Kuchma, Lukashenko in NATO Spat

KIEV -- Ukrainian President Leonid Kuchma will attend this week's NATO summit in Prague, his spokeswoman said Saturday, while NATO reiterated that Kuchma would not be welcome.

The Belarussian Foreign Ministry, meanwhile, denounced a decision by the Czech authorities to deny a visa to President Alexander Lukashenko to attend the summit but gave no hint of any retaliatory action.

The disputes have cast a shadow over the Nov. 21-22 summit, which is intended to celebrate the alliance's expansion.

"Kuchma will go," spokeswoman Olena Hromnytska said Saturday by telephone from Moscow, where Kuchma was meeting with President Vladimir Putin.

Hromnytska said Kuchma had been invited to attend a 46-nation meeting of countries that have partnership agreements with NATO.

But a spokesman at NATO headquarters in Brussels said neither Kuchma nor any other leader had been sent a personal invitation. Ukraine, like all other nations involved, had been told of the date and time of the meeting during the NATO summit.

"Our position has not changed. We still think it would be very unwise for President Kuchma to come to Prague. No invitation has been sent to him personally to come to Prague," NATO spokesman Yves Brodeur said.

A meeting of Ukraine's Security Council earlier Saturday voted in favor of Kuchma attending a session of NATO's 46-member Euro-Atlantic Partnership Council.

Council head Evhen Marchuk told Interfax that Foreign Minister Anatoly Zlenko would represent Ukraine in bilateral talks with the alliance, adding that the council had voted to send both Zlenko and Kuchma to Prague.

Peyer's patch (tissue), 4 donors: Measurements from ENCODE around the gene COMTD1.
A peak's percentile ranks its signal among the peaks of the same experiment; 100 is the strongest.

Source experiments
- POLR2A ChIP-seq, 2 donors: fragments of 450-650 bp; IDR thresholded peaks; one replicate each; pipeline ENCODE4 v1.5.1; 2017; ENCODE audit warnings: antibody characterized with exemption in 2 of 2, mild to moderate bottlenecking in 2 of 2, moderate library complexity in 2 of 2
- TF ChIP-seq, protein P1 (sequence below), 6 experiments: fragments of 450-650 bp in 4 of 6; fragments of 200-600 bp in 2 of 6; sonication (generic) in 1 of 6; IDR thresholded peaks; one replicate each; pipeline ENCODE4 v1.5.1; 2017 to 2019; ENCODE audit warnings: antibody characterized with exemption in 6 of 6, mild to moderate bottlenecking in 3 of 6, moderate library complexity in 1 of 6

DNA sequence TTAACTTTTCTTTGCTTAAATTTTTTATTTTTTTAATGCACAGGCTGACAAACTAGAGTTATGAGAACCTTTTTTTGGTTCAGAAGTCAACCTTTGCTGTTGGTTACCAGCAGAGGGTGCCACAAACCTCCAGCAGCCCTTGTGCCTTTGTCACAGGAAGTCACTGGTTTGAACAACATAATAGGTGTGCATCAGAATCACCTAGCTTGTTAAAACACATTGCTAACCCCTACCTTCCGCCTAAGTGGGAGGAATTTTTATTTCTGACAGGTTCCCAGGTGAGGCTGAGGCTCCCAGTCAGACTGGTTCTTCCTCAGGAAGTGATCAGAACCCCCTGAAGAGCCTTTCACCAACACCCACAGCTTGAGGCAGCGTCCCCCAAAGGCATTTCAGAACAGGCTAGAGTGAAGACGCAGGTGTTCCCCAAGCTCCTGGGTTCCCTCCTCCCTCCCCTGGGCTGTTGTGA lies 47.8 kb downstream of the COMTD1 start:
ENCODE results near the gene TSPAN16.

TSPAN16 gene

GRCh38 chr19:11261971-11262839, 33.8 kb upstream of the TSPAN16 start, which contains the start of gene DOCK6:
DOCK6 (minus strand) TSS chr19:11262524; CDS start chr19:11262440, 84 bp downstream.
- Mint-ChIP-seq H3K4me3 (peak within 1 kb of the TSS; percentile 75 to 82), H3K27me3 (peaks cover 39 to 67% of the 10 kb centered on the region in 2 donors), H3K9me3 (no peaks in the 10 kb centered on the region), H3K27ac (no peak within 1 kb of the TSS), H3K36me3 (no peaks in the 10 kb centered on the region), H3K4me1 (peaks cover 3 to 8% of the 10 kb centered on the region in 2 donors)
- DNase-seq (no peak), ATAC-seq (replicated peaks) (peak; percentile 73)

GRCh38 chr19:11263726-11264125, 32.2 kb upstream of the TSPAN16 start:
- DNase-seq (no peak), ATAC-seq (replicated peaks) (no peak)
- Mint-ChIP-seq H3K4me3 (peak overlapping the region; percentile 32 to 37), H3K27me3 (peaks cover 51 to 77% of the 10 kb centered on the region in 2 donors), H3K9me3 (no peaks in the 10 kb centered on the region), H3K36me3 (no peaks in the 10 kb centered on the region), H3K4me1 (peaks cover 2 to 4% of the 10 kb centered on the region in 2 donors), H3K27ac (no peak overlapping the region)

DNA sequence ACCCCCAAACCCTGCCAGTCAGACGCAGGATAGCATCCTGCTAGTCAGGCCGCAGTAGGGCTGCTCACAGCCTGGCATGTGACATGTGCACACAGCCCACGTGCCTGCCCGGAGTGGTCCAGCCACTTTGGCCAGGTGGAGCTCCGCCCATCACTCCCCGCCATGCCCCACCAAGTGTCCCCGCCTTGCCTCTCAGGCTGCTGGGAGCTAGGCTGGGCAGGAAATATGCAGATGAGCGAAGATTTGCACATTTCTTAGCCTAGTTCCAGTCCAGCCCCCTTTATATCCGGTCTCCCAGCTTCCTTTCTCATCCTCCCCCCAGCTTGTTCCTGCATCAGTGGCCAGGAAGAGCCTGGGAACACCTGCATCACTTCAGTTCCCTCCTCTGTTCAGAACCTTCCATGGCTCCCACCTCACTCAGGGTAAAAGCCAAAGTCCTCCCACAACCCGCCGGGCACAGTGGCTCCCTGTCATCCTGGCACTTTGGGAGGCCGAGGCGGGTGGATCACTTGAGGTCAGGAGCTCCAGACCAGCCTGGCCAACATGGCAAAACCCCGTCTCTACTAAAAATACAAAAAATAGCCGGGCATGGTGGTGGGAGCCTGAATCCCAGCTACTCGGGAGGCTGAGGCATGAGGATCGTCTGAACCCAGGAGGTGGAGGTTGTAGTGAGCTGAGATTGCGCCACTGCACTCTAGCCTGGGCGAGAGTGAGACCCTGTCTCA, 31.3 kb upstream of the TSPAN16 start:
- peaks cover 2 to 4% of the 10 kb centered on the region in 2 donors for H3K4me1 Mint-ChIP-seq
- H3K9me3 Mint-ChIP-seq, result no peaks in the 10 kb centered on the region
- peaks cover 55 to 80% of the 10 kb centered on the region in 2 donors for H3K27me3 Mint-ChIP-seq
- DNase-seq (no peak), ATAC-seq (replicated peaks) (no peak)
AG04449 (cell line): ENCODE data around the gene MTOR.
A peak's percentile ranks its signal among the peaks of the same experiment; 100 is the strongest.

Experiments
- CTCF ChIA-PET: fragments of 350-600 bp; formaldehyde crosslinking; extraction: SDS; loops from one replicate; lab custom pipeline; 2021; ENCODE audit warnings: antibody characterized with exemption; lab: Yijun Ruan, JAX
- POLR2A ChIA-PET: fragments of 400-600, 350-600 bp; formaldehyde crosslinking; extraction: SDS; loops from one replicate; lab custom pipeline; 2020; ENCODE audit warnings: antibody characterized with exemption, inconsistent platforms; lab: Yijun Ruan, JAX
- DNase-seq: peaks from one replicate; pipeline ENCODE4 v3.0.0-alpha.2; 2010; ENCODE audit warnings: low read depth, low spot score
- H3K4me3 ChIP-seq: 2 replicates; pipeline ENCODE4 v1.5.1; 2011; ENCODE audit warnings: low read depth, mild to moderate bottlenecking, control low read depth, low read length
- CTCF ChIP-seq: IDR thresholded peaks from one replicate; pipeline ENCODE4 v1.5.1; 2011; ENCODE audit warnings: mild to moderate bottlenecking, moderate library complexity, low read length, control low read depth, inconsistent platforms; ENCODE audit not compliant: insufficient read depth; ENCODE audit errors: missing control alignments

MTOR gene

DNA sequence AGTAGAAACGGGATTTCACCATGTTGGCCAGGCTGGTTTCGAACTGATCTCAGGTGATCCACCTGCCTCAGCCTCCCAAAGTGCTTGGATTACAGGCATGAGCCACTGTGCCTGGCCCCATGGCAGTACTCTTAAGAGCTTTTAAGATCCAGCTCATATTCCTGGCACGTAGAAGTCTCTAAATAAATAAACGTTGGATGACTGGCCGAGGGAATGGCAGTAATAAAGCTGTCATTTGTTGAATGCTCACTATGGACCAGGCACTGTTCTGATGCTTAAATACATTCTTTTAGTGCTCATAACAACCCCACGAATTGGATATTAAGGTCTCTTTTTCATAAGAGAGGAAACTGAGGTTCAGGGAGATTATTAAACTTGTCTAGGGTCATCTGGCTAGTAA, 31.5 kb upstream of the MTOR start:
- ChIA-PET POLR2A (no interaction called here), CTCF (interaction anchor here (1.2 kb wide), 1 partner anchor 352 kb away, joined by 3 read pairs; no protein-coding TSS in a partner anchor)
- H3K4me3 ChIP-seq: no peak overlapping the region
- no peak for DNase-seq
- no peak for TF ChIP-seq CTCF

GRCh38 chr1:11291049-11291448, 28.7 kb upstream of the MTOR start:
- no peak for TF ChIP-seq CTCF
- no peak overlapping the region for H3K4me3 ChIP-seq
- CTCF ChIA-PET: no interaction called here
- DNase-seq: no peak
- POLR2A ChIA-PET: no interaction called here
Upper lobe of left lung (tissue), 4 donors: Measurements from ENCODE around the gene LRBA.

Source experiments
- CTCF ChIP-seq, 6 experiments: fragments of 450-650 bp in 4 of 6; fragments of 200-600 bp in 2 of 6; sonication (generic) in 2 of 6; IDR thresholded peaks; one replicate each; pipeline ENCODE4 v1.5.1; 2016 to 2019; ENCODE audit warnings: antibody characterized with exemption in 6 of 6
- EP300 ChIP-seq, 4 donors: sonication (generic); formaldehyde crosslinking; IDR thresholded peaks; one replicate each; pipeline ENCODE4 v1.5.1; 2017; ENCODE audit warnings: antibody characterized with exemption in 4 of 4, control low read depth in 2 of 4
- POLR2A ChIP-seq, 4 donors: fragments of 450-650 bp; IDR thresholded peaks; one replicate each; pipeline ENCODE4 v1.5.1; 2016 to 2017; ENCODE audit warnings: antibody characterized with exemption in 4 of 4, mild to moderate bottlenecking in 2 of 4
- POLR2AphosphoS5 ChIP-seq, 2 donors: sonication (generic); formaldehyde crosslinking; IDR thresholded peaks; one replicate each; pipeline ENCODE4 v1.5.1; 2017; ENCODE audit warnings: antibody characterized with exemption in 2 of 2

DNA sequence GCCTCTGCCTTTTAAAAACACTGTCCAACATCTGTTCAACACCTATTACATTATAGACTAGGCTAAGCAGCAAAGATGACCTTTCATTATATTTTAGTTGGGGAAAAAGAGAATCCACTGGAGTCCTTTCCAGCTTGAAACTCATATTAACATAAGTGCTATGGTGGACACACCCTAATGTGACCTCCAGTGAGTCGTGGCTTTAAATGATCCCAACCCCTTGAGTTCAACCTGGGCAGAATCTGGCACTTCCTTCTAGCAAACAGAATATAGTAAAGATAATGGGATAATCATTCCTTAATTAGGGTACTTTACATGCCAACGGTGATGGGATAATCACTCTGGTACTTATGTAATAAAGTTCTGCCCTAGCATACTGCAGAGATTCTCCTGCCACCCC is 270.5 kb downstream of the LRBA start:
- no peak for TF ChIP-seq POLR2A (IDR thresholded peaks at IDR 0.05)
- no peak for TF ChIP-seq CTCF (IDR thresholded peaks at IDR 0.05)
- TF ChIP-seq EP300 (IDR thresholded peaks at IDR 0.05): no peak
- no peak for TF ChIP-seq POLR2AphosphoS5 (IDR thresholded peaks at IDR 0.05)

NATO warned Kuchma would not be welcome at the meeting after Washington said it believed he had approved the sale of an early warning system to Iraq. Kuchma has denied the charges.

His decision to travel came a day after Lukashenko was denied a visa from the Czech Republic because of alleged human rights abuses in Belarus.

The Belarussian Foreign Ministry described the ruling as an "unprecedented decision ... and yet another measure of open pressure on Belarus that exposes the lack of independence of the Czech Republic's foreign policy."

It said the failure to issue a visa violated the Partnership Council's principle of each member being able to choose how it wished to be represented.

Lukashenko has not yet commented on the ruling.

Foreign Minister Igor Ivanov criticized the Czech decision. "We believe that refusing someone a visa or attempting to isolate someone is a remnant of earlier times, of the Cold War period," he told Rossia television. "We do not agree with or support such an approach."